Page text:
MAKE ROOM FOR ME ONLY WHEN I ASK YOU TO DO SO

My mom and I had just gotten on the train when I spotted a space on the bench seat only big enough for my mother to sit in. I said, “go on and sit down,” to my mother. She sat and the three people on the seat moved along a bit (you know what people do when they want to pretend to be considerate). I smiled at them and said, “don’t worry.”

With the three persons sitting still a bit apart from each other, my mother was convinced that they could make room for me, too, so she said, “you can sit, too,” patting on the space to her right. And I said, “I’m fine,” because the space still looked a bit small (I have a big body) and a 30-minute ride, standing, would not be much better than one with sitting in that little space. But my mom said, “but room has been made for you. Come on and sit.” And the three persons moved even a bit farther to make more room for me, while not looking at me or my mother. I thought that was a bit offensive.

I really didn’t want to sit. But I didn’t want to embarrass the persons who had made room for me, either. So I quickly decided to act evil, so that it would be clear to everyone that the awkwardness was my fault, not their well-intentioned mistake. So I said, jokingly, “no, mom. I would have to curl up a bit and keep my arms in front in that small space if I sat. Really, don’t worry.”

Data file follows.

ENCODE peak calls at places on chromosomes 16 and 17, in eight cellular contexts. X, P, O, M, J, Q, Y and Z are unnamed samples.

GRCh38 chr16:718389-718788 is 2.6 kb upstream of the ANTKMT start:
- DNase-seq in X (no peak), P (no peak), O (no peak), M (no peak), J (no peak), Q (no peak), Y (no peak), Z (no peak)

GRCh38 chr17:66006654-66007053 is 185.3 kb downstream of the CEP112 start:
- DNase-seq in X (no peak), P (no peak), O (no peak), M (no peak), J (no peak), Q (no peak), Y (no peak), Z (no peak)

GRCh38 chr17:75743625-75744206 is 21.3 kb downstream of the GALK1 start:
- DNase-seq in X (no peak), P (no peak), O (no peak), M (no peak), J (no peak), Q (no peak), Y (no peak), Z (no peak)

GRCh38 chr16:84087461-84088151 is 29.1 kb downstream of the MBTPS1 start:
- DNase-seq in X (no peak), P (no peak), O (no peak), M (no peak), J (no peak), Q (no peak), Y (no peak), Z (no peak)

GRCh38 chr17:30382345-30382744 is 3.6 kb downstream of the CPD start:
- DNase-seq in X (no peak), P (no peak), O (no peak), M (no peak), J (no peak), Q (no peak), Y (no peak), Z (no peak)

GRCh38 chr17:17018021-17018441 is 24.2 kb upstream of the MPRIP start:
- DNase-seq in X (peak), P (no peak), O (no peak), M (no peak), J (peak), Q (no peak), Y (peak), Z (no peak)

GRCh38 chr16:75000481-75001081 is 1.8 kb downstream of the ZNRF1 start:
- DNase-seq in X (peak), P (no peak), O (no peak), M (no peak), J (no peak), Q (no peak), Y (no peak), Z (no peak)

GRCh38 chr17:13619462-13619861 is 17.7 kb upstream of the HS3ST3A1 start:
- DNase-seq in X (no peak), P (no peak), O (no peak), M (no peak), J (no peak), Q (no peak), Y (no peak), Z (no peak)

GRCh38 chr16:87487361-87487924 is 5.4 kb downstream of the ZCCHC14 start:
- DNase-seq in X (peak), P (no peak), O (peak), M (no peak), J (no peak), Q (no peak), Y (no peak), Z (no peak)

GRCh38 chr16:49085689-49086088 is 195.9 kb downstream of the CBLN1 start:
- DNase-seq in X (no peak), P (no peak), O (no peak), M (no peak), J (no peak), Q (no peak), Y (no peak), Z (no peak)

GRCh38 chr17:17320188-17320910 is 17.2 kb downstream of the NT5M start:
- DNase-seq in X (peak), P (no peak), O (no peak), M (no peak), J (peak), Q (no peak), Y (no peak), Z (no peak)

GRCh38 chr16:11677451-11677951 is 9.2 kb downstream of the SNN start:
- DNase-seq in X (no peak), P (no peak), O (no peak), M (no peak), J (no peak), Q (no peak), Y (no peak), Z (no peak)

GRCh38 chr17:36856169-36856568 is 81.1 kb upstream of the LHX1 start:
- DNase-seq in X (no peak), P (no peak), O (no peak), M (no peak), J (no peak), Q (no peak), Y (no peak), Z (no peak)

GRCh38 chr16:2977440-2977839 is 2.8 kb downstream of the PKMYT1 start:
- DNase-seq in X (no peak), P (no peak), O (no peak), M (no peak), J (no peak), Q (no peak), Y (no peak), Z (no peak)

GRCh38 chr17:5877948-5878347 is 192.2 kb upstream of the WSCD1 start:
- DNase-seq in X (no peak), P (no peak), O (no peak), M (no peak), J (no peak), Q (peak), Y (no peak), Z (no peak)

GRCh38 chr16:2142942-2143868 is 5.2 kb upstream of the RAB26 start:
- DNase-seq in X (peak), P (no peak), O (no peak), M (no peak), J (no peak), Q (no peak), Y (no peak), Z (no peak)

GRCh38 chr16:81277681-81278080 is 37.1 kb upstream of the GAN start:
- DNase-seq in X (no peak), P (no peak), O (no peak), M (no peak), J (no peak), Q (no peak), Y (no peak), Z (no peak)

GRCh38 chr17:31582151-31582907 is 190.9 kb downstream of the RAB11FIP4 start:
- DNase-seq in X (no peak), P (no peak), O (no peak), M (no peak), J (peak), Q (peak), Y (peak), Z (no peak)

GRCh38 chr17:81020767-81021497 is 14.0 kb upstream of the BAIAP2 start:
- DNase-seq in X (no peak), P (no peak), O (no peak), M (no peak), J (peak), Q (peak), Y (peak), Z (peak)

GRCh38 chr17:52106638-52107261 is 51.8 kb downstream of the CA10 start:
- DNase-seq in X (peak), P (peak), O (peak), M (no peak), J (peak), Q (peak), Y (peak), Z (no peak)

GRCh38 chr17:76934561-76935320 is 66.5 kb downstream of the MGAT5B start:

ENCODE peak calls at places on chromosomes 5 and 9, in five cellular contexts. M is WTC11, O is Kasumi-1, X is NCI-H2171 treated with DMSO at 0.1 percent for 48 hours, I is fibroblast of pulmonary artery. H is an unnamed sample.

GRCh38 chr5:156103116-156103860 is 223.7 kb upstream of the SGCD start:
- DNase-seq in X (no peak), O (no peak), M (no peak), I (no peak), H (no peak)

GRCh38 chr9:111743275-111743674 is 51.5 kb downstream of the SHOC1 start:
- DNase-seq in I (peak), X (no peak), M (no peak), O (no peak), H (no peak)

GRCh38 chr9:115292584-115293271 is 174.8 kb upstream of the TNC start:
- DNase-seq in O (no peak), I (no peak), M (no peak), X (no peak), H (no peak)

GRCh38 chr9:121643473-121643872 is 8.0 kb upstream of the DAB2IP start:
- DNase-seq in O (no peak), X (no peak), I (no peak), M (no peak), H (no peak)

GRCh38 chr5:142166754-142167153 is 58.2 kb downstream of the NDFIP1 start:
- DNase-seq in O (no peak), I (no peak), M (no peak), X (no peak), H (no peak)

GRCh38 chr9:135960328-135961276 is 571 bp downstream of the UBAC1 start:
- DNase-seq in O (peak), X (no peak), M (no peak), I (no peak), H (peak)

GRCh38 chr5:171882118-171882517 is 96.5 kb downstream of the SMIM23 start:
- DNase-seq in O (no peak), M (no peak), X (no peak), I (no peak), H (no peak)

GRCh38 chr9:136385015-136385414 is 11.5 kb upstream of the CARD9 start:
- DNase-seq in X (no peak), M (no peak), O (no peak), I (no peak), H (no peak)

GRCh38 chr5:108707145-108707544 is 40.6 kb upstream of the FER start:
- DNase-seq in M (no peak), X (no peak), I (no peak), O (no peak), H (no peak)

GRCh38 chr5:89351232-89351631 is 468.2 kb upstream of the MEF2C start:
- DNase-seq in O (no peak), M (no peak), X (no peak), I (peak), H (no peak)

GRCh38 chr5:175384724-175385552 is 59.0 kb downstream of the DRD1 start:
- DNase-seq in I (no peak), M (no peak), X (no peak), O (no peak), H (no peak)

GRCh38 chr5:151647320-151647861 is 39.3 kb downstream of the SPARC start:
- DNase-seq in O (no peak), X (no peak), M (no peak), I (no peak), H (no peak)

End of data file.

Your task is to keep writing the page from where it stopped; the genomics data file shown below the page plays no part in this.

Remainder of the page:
Immediately, one of the persons on the seat stood up and left, without a word (not to mention any smile), into another car. Then the rest of the people on the seat immediately moved along toward the now empty area, and now, the space I was being offered was twice as big as a regular seat. I was embarrassed. And apparently, my mom was embarrassed, too. She looked like she was almost starting to cry. She looked at me and whispered, saying, “please sit down.” I was very pissed off. I looked at her face and, without saying anything, frowned, trying to show her how much I didn’t appreciate her trying to make me do this——sit down in that now very spacious space that was not, and had never been, necessary. She looked down, burying her face into my coat she was carrying.

Less than a minute later, she looked up. I was starting to feel bad for her, although I was still angry. I asked her, “do you want me to sit down?” And she said, “yes.” So I sat.

By the time we arrived at our station, everyone else on the seat had gotten off the train. I was still pissed. We left the station, bought some food at a store near it, and came home.

I still don’t know how to put my anger into words. I don’t even know if what I did was wrong. I had never felt that embarrassed.

Masaki C. Matsumoto
Queer & feminist writer/YouTuber in Japan.

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